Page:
I bought the uber cheap Topping Galvanic isolator to go with it. They won't call it a 'galvanic' isolator but that is exactly what it is. Privately you may find someone from on the inside tell you this is truly the case. It is great because you can actually power it with external clean power. I am not sure at what point the external 5v enters the circuit; technically speaking it doesn't need the 5v outboard power and the 5v that does pass through the isolator should be just as isolated as the data line. There may be some devices that draw more current than the Topping can supply for both itself and the attached device. I can say it actually works quite well; its a tad more finicky than my early generation Intona USB 2.0 hi-speed isolator, but other than getting really hot to touch, I am super impressed for the price. Count this as a USB dongle/add-on that actually does what it says it is supposed to do, and can be shown to affect devices on a scale that can be reliably measured on the test bench.
BUT.. AFTER all the complaining, I am EXTREMELY impressed with this simplistic little Cosmos ADC. It does exactly what it says it does. It is a bare bones ADC designed to minimize all noise and distortion contributions so the DUT is the only contributor to the measurements. (Ideally). Best results come in MONO mode, therefore all my test results you will see here at EuphonicReview.com are in MONO mode. It comes set to mono by default; to change it, you use the small piece of software that can be downloaded from E1DA called 'Cosmos Tweak'. What you will see is a volume control at the top.. It IS NOT A VOLUME CONTROL. Yes, I was fooled too. In reality, if the slider is all the way right, you are in MONO measuring mode, which combines the power of each DAC channel into one for a lower noise floor. If you slide it at least more than 50 percent to the left (might as well just swing it all the way, though) you are in stereo mode.
But DON'T TOUCH anything else you see on this screen other than 'CONNECT AND READ'. All the numbers you see? Those are custom programmed for your specific chip and are integral to its performance. Take a screen shot, or write it down if you change the config. You will need your personal 'default' config. Also, DO NOT FIDDLE with the 'ADC_INT_SELECT'. Just leave the curiosity at the door and DON'T.
You CAN fiddle with the anti-aliasing filters though, each of the 4 individual (or rather, 4 pairs) ADC channels on board can have its filter changed. I have simply left mine set to the Apodizing filter.
On the underside, there is a complete array of dipswitch settings to match as closely as possible to the V RMS output of your DUT. So far in testing an ifI ZEN DAC, and a Topping E70 ESS verion, and Topping E70 AKM version, who all three output a little over 4v RMS, the 4.5v rms setting available has worked out to near perfection.
I wish there was a single piece of perfect hardware with a single piece of perfect software to meet all our hobbyist measurement needs. (There is, but not many of us can afford an Audio Precision). But after learning what does and doesn't work with this ADC, and sorting through what software works great for something, and what software works great for something else, I can in the end say I am EXTREMELY PLEASED with this purchase and addition to the EuphonicReview.com lab. My only slight regret is these are 'binned' for performance, and all the 'class A' devices with the lowest levels of noise and distortion are sold out. So I am stuck for the moment with a 'class B', which according to EIDA claims, is only 2 decibels or so behind in the race. Maybe even less than that.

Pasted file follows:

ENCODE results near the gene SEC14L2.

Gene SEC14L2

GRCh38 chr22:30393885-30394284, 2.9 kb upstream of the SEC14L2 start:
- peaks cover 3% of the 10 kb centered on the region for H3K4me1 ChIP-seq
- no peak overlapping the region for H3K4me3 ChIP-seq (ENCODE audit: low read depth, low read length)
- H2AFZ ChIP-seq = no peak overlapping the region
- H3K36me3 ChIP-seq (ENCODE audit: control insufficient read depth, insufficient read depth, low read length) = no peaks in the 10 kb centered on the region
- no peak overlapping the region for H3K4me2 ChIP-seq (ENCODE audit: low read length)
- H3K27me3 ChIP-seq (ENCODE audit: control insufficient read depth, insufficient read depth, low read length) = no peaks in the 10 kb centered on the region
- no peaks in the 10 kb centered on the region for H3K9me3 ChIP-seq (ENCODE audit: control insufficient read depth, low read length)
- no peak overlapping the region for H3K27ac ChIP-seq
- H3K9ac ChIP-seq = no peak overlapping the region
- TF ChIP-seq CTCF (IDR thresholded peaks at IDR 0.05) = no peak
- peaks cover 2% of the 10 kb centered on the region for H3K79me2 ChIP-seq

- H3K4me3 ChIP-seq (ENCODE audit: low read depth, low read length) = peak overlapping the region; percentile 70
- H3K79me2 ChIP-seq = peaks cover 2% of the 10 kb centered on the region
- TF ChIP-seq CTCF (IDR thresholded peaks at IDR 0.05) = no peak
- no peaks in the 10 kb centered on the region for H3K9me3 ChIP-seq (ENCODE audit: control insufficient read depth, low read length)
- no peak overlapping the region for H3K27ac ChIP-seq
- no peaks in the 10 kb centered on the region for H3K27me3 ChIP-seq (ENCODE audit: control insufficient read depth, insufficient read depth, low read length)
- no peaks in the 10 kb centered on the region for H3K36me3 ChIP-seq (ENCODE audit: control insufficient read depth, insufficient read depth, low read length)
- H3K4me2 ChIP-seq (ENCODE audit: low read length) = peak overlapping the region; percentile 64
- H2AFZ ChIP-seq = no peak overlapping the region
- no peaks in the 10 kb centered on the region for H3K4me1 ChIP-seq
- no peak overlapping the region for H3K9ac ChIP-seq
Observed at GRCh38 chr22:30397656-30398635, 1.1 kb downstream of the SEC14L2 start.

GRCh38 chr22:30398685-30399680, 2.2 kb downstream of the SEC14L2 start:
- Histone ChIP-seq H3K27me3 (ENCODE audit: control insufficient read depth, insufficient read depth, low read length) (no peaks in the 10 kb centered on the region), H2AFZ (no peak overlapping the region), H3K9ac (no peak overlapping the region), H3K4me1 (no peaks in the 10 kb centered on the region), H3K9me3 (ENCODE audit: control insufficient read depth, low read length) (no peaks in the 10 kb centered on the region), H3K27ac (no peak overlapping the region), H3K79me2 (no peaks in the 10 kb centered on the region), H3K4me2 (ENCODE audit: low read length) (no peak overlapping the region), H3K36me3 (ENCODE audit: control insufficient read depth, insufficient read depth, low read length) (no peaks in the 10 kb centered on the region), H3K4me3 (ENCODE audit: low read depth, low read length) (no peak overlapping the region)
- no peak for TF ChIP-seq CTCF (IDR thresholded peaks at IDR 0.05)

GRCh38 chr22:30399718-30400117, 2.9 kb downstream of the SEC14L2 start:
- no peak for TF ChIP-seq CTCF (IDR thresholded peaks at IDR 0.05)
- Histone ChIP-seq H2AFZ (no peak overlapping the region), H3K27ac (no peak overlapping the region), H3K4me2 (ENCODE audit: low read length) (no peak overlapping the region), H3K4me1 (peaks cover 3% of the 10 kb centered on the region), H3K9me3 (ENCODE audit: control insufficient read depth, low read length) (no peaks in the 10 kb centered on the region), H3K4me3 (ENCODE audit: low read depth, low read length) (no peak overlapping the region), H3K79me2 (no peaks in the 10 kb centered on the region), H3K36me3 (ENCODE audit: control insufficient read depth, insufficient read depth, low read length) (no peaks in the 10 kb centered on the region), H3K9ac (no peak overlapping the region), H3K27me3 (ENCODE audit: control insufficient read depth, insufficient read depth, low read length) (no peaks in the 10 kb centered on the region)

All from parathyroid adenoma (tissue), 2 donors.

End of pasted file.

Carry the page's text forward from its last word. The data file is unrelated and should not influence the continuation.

I am so impressed with the results here, I today placed an order for the EIDA APU preamplifier unit with an AES-17 pre-analyzer notch filter! Both units operating together with allow an even greater level of fine tuning and will push the measurement limits just a bit more in our favor. At these extremely low signal levels, every tiny bit of assistance is a huge help!
LOW as in LOW measurements! WOW. Talk about IMPRESSIVE STUFF. This is a teaser before the full review comes out next week. Hopefully either the section of review or more likely a totally separate review of the Topping E70 AKM Velvet drops at the same time.
Until then, feast on these numbers. Yeah I know you can find similar at a particular website that has the unbelievable privilege and advantage of using state of the art Audio Precision hardware and software. But for those of us in a lower earth orbit, the day has arrived where the measurement lab is not so handicapped. I said it earlier, we are getting within spitting distance of the big dogs, and I just rang up another order from China direct to add another piece into the puzzle that may get us dangerously close to the results out of a 30 grand AP unit.
First of all, this is NOT the Topping review. When it actually drops, it will be a very, very interesting review because everyone has heard about the jaw dropping test numbers. I guess everyone assumes because its numbers match or beat a DCS Rossini Apex, that the 350 dollar DAC is just as great as the 32,000 DCS. I am here to say, sorry folks, but that is highly, very likely not going to be the case. And it is NOT because I do not wish it to be. How I wish, wish wish that a DAC with these kind of performance numbers in the most common metrics we use was a true DCS killer. But, folks, it just isn't the case. Sorry if that is a spoiler alert for the upcoming full review. But hang on a minute, for the money, its an AMAZING piece of work. Truly amazing. Not perfect, and I will give it to you straight. All the things I liked about it, and all the things I didn't like that you may want to hear if you are ready to take the leap that something that measures this well, could be less than ambrosia from the audio gods.
Well enough chatter.. here we go. Feast on these numbers from the EUPHONIC REVIEW LAB.
All measurements are taken with filter F-4, XLR outputs, and at 4V output level.